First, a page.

The Defenestration of Prague, 1618
|17th Century woodcut depicting the defenestration|
As it turns out, defenestration is the act of throwing someone out a window. It comes from the Latin: de, out of, with a downward motion implied, and fenestra, window. It's really quite literal. There is also a secondary meaning of a swift dismissal or expulsion, as from office or a political position. If you've been reading my blog on a regular basis, you probably know me well enough to know that I wouldn't be writing this if the action in Prague was a metaphorical type of defenestration.
The second thing that caught my attention is that the 1618 Defenestration is actually the Second Defenestration of Prague. You've just gotta love a city that makes a habit out of throwing people out of windows.
Hus's followers were known as the Hussites. On July 30, 1419, a procession led by the priest Jan Zelivsky made its way along the streets of Prague to the Town Hall. Along the way, someone threw a stone at Zelivsky from a window of the Town Hall. This enraged the crowd and the Hussites stormed the building. They threw the judge, the burgermeister, and 13 members of the town council out the window. Those who were not killed in the fall were killed by the mob.
This brings us to the Second Defenestration of Prague. It had been nearly 200 years since the First Defenestration. At this time, the region was still operating under the rules established by the Peace of Augsburg in 1555. When the Peace was established, there were 255 German states in the Holy Roman Empire. The ruler of each state was allowed to establish the religion of his people (Lutheranism or Catholicism.) As you can imagine, tempers were short.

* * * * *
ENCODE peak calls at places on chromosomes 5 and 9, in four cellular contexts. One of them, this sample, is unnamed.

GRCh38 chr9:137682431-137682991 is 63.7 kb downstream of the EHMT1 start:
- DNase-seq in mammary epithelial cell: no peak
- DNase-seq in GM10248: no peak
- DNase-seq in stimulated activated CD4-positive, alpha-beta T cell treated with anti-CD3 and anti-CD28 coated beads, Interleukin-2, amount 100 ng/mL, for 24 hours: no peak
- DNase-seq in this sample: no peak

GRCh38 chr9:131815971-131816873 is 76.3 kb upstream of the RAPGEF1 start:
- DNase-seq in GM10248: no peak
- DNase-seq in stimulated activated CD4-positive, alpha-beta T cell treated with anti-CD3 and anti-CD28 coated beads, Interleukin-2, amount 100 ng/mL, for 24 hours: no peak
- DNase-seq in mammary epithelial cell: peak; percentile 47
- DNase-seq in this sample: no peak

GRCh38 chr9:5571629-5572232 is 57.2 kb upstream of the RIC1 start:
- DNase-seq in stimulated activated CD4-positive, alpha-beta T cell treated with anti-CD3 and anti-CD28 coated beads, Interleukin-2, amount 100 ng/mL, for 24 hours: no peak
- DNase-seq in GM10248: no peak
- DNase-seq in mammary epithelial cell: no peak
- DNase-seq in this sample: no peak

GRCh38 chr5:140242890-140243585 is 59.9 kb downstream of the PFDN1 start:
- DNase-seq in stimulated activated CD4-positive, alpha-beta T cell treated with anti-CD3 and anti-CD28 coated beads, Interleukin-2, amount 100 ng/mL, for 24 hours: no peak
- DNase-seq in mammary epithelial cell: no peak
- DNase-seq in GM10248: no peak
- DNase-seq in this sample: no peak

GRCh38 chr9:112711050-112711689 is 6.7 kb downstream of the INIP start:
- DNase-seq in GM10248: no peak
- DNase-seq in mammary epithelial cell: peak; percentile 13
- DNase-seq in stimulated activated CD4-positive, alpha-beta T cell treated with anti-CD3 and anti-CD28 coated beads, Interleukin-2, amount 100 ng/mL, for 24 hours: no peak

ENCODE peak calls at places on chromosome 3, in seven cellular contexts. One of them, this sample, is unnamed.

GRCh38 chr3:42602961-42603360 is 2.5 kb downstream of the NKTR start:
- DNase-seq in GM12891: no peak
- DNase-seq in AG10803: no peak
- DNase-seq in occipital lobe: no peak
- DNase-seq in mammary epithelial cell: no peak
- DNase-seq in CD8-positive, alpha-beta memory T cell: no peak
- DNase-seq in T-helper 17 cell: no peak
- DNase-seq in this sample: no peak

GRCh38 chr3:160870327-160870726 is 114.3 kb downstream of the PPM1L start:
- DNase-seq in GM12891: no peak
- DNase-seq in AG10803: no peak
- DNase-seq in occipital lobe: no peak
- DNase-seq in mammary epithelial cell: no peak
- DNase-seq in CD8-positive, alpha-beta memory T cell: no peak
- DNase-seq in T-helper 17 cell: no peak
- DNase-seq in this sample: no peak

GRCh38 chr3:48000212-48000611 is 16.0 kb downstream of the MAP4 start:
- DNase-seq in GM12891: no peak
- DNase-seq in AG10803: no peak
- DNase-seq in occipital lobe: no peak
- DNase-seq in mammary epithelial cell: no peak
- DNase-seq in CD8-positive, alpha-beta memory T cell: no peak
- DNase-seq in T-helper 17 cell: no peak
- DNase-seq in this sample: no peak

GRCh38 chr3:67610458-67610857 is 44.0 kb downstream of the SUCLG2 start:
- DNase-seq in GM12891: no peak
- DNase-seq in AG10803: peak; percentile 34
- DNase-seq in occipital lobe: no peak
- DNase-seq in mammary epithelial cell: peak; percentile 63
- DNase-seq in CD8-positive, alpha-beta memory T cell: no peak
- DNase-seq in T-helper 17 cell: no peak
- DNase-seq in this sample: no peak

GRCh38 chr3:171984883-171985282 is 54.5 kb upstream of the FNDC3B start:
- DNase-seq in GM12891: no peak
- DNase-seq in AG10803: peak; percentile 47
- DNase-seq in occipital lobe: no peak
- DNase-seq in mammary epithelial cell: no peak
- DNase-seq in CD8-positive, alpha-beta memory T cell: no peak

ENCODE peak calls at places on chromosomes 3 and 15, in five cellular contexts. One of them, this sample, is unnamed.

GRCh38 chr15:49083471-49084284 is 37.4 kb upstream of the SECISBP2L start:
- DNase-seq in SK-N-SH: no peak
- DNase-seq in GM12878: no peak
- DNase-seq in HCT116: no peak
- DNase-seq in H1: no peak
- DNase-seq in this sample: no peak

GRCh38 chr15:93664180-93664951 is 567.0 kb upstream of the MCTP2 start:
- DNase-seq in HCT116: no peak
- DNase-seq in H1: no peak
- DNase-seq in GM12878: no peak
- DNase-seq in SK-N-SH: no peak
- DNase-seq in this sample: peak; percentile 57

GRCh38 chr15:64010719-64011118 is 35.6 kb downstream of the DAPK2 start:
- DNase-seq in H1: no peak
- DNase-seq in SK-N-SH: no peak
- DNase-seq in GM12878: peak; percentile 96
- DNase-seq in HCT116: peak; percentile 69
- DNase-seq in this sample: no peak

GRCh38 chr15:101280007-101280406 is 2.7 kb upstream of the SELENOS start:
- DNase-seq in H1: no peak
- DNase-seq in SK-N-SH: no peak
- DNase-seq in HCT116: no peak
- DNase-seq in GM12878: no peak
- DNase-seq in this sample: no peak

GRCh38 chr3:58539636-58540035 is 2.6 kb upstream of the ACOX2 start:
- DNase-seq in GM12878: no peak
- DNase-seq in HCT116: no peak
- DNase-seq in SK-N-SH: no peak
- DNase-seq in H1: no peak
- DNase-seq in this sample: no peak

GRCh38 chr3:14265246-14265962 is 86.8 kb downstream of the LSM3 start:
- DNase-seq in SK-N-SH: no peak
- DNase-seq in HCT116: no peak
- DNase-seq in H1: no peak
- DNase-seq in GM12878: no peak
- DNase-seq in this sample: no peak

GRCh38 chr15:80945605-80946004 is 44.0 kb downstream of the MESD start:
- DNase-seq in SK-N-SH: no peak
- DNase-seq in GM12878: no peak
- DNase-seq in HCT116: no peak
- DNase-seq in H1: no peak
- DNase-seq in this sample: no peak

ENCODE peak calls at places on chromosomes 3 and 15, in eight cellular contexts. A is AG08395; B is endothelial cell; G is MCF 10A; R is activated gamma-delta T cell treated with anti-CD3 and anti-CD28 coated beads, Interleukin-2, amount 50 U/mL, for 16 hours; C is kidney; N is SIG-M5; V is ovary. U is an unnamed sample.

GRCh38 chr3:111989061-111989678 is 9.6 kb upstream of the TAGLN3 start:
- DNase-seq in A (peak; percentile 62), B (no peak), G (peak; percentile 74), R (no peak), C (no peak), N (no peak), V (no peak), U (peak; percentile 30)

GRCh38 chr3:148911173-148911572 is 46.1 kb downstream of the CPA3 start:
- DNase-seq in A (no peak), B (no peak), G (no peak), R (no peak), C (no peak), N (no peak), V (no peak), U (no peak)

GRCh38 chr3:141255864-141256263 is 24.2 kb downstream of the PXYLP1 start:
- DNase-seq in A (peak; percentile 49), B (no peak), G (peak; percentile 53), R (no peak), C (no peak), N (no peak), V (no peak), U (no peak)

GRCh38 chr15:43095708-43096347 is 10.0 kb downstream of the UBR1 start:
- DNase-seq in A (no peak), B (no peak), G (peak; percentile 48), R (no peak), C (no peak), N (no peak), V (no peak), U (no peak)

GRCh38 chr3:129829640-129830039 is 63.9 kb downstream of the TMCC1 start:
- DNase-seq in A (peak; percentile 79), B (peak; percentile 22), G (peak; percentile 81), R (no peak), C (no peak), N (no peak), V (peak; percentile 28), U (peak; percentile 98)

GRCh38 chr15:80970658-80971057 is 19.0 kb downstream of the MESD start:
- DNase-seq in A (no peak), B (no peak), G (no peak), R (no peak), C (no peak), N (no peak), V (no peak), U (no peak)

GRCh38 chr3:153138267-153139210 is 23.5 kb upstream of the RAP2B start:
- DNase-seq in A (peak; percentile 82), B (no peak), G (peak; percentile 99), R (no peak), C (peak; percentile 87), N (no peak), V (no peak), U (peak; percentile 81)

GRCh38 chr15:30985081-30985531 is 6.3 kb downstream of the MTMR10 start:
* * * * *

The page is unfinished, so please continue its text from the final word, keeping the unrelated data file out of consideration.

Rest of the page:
In 1617, some Catholic officials had ordered a stop to the building of some Protestant churches. The Catholics claimed the land belonged to them. The Lutherans claimed it belonged to the King, who could do with it as he chose. They also feared that it was just the beginning of acts by the Holy Roman Emperor against the Protestants.
On May 23, 1618, a mob of Protestants stormed Prague Castle, where a meeting of the four Regents was taking place. According to several sources, the mob gained admittance by paying bribes, "in the usual manner." [Which brings me to the third reason I love this story: not only does Prague have such a rich history of defenestrations that it has to number them, but there's apparently a protocol to the process.] Two of the Regents were excused, but the other two, Count Vilem Slavata and Count Jarolslaw Martinitz, were at the mercy of the crowd.
|Count Slavata: didn't go quietly|
Apparently, she did. According to witnesses -- Catholic, of course -- a band of angels intercepted them and bore them safely to the ground. More pragmatic viewers said that they had landed on a pile of manure that had been left behind by gardeners. The men scurried away to safety. Later, Fabricius, the secretary, was made a noble by the Emperor: Baron von Hohenfall, or "Baron of Highfall."
The Second Defenestration was the beginning of the Bohemian Revolt, which in turn led to the Thirty Years War. Initially, it was a war for religious freedom, but quickly escalated into a struggle for power among most of the European powers. By the time it was finished, most of the major powers had been bankrupted, and the population and land of the German states suffered a great deal.